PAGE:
Now that the reader of this column learned a little bit about the man and author, Thomas Paine, let’s give a little attention to the contents of the pamphlet that helped spark a nation to declare and eventually attain its independence as the free men (and women) of a free country. Common Sense (CS).
Written in the late 1800s, CS should still be essential reading for all persons in the USA who want to understand, at least from the governmental/constitutional level, who we are as a people. And, too, what we have done to effectuate our ideal of what we refer to as the Social Compact aka the “contract” between a legitimate government and the people it claims to, but in the end, must serve.
The first chapter, Of Origin and Design of Government in General. With Concise Remarks on the English Constitution begins with an essential overview of the differences and interplay between a society and its government. “Society” refers to the positives of life. The wants of people and their efforts to unite and accomplish tasks that are either easier or impossible with the aid and intervention of additional participants.
As an extension, it is fair to consider America as a nation of individuals possessing, inherently, the Rights to Life, Liberty and the Pursuit of Happiness. But we are also capable of making the decision not to “go it alone” and that the aid of those similarly-minded may be not a necessary evil, but a sane and rational decision to accept help in times of benefit and need. As further illustration and with apologies to Franklin Delano Roosevelt, when society does better, it means we are all doing better (and vice-versa).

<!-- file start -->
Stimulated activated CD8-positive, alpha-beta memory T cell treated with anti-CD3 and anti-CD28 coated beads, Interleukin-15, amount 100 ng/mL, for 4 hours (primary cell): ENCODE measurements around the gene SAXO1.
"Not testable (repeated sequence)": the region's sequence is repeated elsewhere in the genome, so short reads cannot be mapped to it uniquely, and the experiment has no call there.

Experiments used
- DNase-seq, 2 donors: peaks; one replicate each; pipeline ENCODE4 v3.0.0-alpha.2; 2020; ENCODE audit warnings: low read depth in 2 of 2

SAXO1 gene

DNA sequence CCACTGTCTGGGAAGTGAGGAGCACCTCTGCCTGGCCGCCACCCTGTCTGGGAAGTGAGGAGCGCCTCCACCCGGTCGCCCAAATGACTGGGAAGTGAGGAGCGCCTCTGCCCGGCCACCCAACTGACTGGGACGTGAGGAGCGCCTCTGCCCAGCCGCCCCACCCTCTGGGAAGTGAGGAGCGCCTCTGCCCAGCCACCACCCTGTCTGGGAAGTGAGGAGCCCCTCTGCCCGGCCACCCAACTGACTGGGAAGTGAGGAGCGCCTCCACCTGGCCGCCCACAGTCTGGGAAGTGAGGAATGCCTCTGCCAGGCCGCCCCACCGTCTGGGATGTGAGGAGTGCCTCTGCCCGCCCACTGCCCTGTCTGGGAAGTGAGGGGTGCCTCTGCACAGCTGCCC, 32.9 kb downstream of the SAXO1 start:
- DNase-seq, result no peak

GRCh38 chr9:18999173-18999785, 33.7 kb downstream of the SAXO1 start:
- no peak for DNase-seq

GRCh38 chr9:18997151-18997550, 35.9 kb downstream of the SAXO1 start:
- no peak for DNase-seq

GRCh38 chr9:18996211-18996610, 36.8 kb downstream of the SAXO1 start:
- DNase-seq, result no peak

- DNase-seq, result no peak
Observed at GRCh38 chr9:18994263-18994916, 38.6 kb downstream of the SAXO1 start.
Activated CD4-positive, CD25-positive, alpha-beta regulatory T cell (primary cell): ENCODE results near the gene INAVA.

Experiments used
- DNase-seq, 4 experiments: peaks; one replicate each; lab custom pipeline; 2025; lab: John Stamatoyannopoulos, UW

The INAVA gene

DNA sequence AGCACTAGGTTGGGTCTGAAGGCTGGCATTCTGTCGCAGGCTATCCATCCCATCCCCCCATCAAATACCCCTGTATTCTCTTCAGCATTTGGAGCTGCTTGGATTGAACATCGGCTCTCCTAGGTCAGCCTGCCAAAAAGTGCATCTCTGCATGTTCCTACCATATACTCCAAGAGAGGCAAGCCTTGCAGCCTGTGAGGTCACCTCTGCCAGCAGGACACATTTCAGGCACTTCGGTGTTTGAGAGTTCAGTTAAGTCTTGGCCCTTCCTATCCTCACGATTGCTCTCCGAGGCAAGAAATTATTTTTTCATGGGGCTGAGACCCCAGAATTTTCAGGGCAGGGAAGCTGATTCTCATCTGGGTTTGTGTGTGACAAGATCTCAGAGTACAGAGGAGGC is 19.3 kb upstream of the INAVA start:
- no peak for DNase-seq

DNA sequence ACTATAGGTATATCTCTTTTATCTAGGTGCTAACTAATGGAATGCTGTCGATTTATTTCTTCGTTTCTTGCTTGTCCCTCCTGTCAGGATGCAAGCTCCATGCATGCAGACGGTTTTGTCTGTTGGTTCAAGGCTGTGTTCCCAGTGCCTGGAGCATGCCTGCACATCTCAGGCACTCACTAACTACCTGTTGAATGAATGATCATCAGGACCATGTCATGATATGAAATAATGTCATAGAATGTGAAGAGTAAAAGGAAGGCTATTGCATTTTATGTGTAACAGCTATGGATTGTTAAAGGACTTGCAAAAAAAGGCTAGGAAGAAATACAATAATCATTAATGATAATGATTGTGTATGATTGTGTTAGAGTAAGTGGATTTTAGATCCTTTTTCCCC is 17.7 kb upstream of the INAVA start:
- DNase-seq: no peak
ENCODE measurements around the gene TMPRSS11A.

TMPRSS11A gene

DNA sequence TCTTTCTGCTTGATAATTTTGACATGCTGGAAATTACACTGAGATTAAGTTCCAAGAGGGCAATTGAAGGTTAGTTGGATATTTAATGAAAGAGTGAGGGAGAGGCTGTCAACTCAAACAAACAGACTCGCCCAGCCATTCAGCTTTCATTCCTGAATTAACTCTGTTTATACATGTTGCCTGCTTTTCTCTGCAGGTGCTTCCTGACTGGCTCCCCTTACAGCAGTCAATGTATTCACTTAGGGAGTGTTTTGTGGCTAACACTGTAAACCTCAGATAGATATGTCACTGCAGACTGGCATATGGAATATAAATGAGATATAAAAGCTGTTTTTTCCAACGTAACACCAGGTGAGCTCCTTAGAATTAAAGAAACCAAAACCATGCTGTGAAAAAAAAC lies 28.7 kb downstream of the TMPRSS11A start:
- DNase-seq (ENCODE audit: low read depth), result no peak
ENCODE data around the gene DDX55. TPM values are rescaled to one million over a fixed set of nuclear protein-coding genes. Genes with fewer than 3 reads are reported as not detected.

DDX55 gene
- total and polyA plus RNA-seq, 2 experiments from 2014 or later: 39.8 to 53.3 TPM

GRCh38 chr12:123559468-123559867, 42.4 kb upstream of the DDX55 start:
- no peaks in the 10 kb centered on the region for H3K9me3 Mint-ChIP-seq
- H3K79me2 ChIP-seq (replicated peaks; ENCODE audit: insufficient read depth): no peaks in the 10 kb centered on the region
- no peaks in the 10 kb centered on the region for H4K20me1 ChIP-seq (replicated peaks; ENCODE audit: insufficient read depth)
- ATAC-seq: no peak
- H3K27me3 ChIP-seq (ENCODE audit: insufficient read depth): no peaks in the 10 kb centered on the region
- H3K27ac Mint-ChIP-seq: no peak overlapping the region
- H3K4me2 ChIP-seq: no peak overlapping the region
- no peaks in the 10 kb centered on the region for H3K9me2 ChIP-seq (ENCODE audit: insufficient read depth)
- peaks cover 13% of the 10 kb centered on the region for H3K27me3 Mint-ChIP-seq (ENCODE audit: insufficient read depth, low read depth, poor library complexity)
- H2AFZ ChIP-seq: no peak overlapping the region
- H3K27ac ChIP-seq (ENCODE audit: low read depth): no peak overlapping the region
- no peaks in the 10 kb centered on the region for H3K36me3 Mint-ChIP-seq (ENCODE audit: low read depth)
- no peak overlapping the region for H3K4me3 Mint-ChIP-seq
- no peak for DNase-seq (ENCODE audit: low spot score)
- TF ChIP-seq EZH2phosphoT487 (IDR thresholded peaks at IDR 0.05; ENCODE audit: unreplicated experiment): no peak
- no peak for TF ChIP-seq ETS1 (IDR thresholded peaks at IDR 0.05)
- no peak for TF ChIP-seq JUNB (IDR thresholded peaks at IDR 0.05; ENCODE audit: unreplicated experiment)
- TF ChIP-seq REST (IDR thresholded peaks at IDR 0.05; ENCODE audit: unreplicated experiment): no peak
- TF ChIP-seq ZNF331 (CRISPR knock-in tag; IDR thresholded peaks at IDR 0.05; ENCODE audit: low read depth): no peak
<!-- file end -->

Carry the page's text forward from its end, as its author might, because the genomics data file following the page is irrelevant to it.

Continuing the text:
Paine calls society the positive, a patron and a blessing. It promotes co-operation, teamwork and a sense of individual and civic pride. It is the reason to go forward, succeed or fail, and to try and try again, as need, or need not, be.
On the other hand, Paine describes government as evil, albeit a necessary one for its primary function is as the restrainer of vices. It is a negative force, a punisher, for it is produced by our wickedness. As opposed to unity, it promotes distinctions, creating persons whose actions constitute the necessity of re-classification, from a good, upstanding citizen, to persons who so lacking in self-control and awareness must be stopped, separated and, if necessary, sliced and diced. Remember, back in the 1800s, long-term imprisonment wasn’t usually available as a remedy, so to “warn” potential unsuspecting persons of this stranger’s true personality and self, branding and maiming were the methods of first choice. Not quite as Biblical as an eye for an eye, or as Sharia-adjacent as the loss of a hand for a theft, but whippings were quite common for minor acts of stealing, a rather large needle through the tongue of one who repeatedly took the name of the Lord in vain and (my personal favorite) the cutting off (or cropping) of the ears while nailed (the ears, that is) to the pillory.
Branding, usually in addition to some other form of maiming, nose slitting comes to mind, was also widely practiced with the initials of the offense burnt into the skin, usually on some part of the face. “M” for manslaughter, (murder was an early felony punishable by death), “T” for thief and (again a personal favorite) “R” for rogue… smugglers they be.
In fact, smuggling was so pervasive in some colonies, particularly in Rhode Island, that the other 12 colonies would routinely refer to RI as “Rogue’s Island.” Cruel and unusual punishment indeed!
So much for chapter one, page one. Next week, page two?
Time for a Re-Phil?